His first dive was in Lake Harvey, Vermont, in the summer of 1920. He was spending the season away from New York City, where he and his parents lived briefly.

In 1930, Cousteau passed the highly competitive entrance examinations to enter France's Naval Academy. He served in the navy and entered naval aviation school.

A near-fatal car crash at age 26 denied him his wings, and he was transferred to sea duty, where he swam rigorously to strengthen badly weakened arms.

"Sometimes we are lucky enough to know that our lives have been changed, to discard the old, embrace the new, and run headlong down an immutable course," he wrote. "It happened to me ... on that summer's day, when my eyes were opened to the sea," he wrote later.

'Manfish'

During World War II, Cousteau was involved in espionage activities for the French Resistance. After the war, he was decorated with the Legion of Honor, France's highest honor.

He also made his first underwater films during the war period, and, with engineer Emile Gagnan, perfected the piece of equipment that he said enabled him to be a "manfish" -- the aqualung, an underwater breathing apparatus that supplies oxygen to divers.

In 1950, a millionaire gave Cousteau money to buy the 400-ton former mine-sweeper Calypso. He converted it into a floating laboratory outfitted with the most modern equipment, including underwater television gear.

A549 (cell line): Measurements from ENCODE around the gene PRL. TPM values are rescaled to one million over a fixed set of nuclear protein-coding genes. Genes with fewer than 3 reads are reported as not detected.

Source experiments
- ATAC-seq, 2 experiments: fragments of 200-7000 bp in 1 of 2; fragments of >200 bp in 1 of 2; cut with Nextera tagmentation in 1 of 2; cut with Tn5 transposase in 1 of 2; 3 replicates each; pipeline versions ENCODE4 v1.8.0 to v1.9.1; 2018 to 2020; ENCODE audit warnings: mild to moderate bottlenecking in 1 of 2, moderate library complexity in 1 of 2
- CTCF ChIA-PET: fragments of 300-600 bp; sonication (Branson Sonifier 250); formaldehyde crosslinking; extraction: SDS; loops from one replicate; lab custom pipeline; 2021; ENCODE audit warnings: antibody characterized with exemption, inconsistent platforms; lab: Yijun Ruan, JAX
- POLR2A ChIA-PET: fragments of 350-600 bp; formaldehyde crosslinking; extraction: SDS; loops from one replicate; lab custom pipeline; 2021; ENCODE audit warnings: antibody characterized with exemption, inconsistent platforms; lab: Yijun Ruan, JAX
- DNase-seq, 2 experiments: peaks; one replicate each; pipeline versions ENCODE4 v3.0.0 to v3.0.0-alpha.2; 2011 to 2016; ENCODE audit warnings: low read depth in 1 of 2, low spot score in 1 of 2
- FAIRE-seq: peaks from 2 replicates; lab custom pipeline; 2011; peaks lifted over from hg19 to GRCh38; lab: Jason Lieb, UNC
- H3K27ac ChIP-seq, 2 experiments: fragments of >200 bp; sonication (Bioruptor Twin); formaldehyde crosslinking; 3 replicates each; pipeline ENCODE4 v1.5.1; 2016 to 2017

Jean Michael Cousteau: problems he had with his father
288 K/22 sec. AIFF or WAV sound
In 1952-53 Cousteau took the Calypso to the Red Sea and shot the first color footage ever taken at a depth of 150 feet.

One of his most renowned exploits was the unearthing of the hull of an ancient Greek wine freighter, buried deep in fossil mud 130 feet below the surface off the French coast near Marseilles.

The Calypso also conducted the first offshore oil survey by divers.

He authored countless books, including "The Living Sea" (1963) and "World Without Sun" (1965). A 20-volume encyclopedia, "The Ocean World of Jacques Cousteau," was published in the United States and England.

In 1977, the "Cousteau Odyssey" series premiered on PBS. Seven years later, the "Cousteau Amazon" series premiered on the Turner Broadcasting System. In all, his documentaries have won 40 Emmy nominations.

Explorer, educator

"He will be remembered not only as a pioneer in his time, but as a dominant figure in world history," said President Ronald Reagan in 1985.